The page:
Crews battle California blazes before windstorms return
LOS ANGELES, CA – Crews fought Tuesday to drown, slash and smother wildfires that have incinerated dozens of homes in Northern and Southern California before returning windstorms can blow them back into furious life.
In California's wine country, firefighters worked to reinforce fire lines in western Sonoma County while rushing to shore up the eastern side that could be the new focus as winds switched direction.
"We're playing both offense and defense right now on two different sides of the fire," said Jonathan Cox of the California Department of Forestry and Fire Protection.
Bulldozers carved firebreaks, hand crews attacked hot spots with hoses and shovels, and aircraft painted hillsides with fire retardant.
The fire that began last week near the town of Geyserville had destroyed 57 homes and damaged another dozen, with 90,000 homes and other buildings considered threatened. About 156,000 people were under mandatory evacuation orders.
The blaze was 15% contained.
Evacuation orders were downgraded to warnings for some 30,000 people in the west but new warnings were issued to people in the east, with Calistoga in Napa County and Middletown in Lake County — a community badly damaged by a 2015 wildfire.
Winds were expected to hit 20 to 30 mph (48 kph) Tuesday, with gusts of up to 50 mph (80 kph) by afternoon. The winds will peak by midnight before easing, forecasters said.
In the south, a brief lull in the wind helped crews attacking a blaze that swept through the star-studded hills of Los Angeles on Monday. The fire roared up a steep hillside near the J. Paul Getty Museum in the Brentwood section. It destroyed at least eight homes and damaged at least six, forcing LeBron James and thousands of others to flee.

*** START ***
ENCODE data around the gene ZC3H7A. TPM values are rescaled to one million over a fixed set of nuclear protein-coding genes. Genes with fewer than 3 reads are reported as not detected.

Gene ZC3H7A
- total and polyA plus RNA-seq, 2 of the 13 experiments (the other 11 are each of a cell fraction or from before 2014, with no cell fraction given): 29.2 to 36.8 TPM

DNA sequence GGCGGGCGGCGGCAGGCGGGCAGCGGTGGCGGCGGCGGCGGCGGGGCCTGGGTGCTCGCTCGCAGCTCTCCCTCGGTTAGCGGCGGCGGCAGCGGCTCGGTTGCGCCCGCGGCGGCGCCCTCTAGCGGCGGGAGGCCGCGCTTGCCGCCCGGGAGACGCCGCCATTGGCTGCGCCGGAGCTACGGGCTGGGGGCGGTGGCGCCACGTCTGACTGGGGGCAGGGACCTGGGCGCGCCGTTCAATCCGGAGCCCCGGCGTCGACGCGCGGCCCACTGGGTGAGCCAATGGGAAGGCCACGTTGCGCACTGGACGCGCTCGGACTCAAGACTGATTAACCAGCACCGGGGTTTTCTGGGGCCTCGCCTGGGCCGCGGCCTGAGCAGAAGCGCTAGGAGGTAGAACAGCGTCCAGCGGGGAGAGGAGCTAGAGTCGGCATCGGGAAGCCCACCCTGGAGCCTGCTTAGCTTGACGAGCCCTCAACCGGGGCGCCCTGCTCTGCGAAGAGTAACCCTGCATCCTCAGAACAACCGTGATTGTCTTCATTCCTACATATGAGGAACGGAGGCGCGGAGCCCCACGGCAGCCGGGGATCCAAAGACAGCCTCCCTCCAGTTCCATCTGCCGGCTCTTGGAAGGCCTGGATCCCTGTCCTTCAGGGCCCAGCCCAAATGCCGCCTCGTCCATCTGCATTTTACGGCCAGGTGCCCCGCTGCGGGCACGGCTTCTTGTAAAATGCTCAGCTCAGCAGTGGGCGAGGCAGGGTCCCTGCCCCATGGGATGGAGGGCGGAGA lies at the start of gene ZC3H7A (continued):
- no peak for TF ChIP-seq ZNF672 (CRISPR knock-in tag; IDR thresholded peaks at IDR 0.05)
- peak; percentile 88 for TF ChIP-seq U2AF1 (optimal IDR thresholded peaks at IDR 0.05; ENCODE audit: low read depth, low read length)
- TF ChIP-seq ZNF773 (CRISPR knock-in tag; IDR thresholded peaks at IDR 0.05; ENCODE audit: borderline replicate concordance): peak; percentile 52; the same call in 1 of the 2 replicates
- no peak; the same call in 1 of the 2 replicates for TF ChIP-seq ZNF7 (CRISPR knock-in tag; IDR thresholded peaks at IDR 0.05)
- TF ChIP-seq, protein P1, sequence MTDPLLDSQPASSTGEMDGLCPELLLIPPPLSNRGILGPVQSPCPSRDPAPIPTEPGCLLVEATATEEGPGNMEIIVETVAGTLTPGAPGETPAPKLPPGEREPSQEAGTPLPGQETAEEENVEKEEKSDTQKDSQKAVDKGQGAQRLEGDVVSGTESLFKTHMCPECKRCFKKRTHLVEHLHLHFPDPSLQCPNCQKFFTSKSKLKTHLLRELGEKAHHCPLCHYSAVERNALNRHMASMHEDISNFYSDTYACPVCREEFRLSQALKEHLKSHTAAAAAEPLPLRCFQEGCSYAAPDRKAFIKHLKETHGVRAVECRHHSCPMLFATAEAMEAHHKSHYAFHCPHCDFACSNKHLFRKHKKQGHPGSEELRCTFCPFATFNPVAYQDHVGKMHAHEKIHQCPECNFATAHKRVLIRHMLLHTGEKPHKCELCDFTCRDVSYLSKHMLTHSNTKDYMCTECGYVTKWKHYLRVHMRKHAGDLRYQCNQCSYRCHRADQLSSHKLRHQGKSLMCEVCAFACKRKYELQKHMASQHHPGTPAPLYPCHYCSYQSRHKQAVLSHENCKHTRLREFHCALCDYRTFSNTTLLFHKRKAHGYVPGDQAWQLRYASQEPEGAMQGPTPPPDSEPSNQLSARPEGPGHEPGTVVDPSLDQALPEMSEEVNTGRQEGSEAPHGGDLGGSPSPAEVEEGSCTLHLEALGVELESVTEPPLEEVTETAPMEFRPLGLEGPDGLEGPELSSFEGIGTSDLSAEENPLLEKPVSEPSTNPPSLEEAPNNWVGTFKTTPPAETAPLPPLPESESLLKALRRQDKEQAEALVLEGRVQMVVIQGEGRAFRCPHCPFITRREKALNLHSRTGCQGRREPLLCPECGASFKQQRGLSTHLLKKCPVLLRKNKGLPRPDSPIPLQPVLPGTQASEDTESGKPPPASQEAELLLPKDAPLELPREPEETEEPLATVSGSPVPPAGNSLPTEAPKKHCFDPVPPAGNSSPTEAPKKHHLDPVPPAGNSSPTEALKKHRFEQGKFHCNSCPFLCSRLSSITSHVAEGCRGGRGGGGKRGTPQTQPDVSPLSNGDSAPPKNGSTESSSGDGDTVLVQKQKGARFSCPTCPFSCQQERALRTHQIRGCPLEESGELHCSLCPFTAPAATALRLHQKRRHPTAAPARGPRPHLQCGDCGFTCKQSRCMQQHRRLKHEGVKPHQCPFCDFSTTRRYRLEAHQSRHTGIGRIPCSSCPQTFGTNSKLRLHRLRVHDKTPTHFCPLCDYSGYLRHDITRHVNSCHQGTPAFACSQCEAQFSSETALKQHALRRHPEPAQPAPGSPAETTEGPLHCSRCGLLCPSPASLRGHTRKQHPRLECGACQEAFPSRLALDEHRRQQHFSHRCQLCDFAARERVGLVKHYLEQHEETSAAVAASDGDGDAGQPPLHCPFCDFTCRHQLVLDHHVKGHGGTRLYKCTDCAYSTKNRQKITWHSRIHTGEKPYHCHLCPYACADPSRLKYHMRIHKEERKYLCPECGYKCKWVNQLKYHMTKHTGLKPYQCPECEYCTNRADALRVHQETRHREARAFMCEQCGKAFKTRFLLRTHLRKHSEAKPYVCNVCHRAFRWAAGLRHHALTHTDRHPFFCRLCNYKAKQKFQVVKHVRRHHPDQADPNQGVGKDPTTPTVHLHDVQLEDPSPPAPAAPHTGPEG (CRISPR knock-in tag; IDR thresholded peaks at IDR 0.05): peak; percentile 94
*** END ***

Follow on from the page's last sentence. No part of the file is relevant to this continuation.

The Getty, with its collection of priceless art, was not threatened, fire officials said.
Much of the blaze was reduced to smoldering ruins and hot spots but hot, dry Santa Ana winds that could blow them to life and spread embers were predicted beginning Tuesday night. Red flag warnings of extreme fire danger were issued for much of Southern California into Thursday, with gusts up to 75 mph (120.7 kph) possible in some areas.
With no rain and more wind in the forecast, the coming days could be grim.
The flames didn't discriminate. In wine country, vineyard farmworkers were among those displaced. In Los Angeles, James and former Gov. Arnold Schwarzenegger were driven from their homes along with tens of thousands of others.
"Man, these LA (fires) are no joke," the Los Angeles Lakers star tweeted, using an emoji for the word "fires." ''Crazy night."
Joann Killeen packed up her important papers, medicine, power bars and her dog Riley and fled as soon as she got an evacuation call from the fire department on her cellphone at about 2 a.m. Monday. Her hilly neighborhood is vulnerable to fires and Killeen said she has been evacuated five times in 18 years.
"The most important thing is your life," she said, "so you always have your go-bag ready to go and you just go. The rest of it is just stuff and stuff can be replaced. "
Utilities in the north and south repeatedly cut power to hundreds of thousands of customers in recent weeks because of concerns that winds would knock down lines and spark fires. Officials warned of yet another round of safety shut-offs.
Pacific Gas & Electric Co. said some 1.5 million people will be hit with more shut-offs starting Tuesday. PG&E also has said its transmission lines may have been responsible for the Sonoma County fire.
Southern California Edison had cut off power to about 800 people as of Monday night and warned that it was considering disconnecting about 400,000 more as winds return midweek.
Copyright 2019 The Associated Press. All rights reserved. This material may not be published, broadcast, rewritten or redistributed.